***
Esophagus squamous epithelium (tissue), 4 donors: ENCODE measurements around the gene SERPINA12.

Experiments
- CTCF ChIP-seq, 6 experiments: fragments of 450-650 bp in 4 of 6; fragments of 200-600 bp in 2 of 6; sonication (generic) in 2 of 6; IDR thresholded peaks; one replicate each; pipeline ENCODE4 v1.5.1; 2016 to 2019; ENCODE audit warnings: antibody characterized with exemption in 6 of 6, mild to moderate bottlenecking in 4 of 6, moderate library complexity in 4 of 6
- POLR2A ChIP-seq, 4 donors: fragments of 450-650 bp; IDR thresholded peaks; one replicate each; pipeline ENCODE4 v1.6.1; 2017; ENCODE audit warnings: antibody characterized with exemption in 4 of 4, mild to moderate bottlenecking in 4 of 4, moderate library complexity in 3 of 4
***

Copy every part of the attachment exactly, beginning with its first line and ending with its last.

Esophagus squamous epithelium (tissue), 4 donors: ENCODE measurements around the gene SERPINA12.

Experiments
- CTCF ChIP-seq, 6 experiments: fragments of 450-650 bp in 4 of 6; fragments of 200-600 bp in 2 of 6; sonication (generic) in 2 of 6; IDR thresholded peaks; one replicate each; pipeline ENCODE4 v1.5.1; 2016 to 2019; ENCODE audit warnings: antibody characterized with exemption in 6 of 6, mild to moderate bottlenecking in 4 of 6, moderate library complexity in 4 of 6
- POLR2A ChIP-seq, 4 donors: fragments of 450-650 bp; IDR thresholded peaks; one replicate each; pipeline ENCODE4 v1.6.1; 2017; ENCODE audit warnings: antibody characterized with exemption in 4 of 4, mild to moderate bottlenecking in 4 of 4, moderate library complexity in 3 of 4